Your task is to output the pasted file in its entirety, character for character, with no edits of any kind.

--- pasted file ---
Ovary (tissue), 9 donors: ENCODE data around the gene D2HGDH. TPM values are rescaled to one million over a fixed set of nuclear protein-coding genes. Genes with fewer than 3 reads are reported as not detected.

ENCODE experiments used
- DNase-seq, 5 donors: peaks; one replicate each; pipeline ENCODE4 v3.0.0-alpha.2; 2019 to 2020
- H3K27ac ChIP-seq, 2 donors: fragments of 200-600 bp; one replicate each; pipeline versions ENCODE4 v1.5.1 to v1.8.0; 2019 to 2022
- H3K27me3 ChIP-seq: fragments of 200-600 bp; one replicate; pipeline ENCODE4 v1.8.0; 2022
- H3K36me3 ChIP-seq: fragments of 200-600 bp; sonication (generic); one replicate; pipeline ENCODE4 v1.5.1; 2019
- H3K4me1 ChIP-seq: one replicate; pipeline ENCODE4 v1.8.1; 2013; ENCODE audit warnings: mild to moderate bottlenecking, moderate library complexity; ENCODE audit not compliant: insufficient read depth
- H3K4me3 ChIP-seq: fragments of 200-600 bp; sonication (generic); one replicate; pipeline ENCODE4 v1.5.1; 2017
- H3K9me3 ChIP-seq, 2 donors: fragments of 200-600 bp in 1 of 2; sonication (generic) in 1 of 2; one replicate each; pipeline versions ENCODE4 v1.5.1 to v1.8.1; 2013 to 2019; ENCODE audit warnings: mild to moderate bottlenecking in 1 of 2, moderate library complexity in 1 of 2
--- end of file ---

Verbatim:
Ovary (tissue), 9 donors: ENCODE data around the gene D2HGDH. TPM values are rescaled to one million over a fixed set of nuclear protein-coding genes. Genes with fewer than 3 reads are reported as not detected.

ENCODE experiments used
- DNase-seq, 5 donors: peaks; one replicate each; pipeline ENCODE4 v3.0.0-alpha.2; 2019 to 2020
- H3K27ac ChIP-seq, 2 donors: fragments of 200-600 bp; one replicate each; pipeline versions ENCODE4 v1.5.1 to v1.8.0; 2019 to 2022
- H3K27me3 ChIP-seq: fragments of 200-600 bp; one replicate; pipeline ENCODE4 v1.8.0; 2022
- H3K36me3 ChIP-seq: fragments of 200-600 bp; sonication (generic); one replicate; pipeline ENCODE4 v1.5.1; 2019
- H3K4me1 ChIP-seq: one replicate; pipeline ENCODE4 v1.8.1; 2013; ENCODE audit warnings: mild to moderate bottlenecking, moderate library complexity; ENCODE audit not compliant: insufficient read depth
- H3K4me3 ChIP-seq: fragments of 200-600 bp; sonication (generic); one replicate; pipeline ENCODE4 v1.5.1; 2017
- H3K9me3 ChIP-seq, 2 donors: fragments of 200-600 bp in 1 of 2; sonication (generic) in 1 of 2; one replicate each; pipeline versions ENCODE4 v1.5.1 to v1.8.1; 2013 to 2019; ENCODE audit warnings: mild to moderate bottlenecking in 1 of 2, moderate library complexity in 1 of 2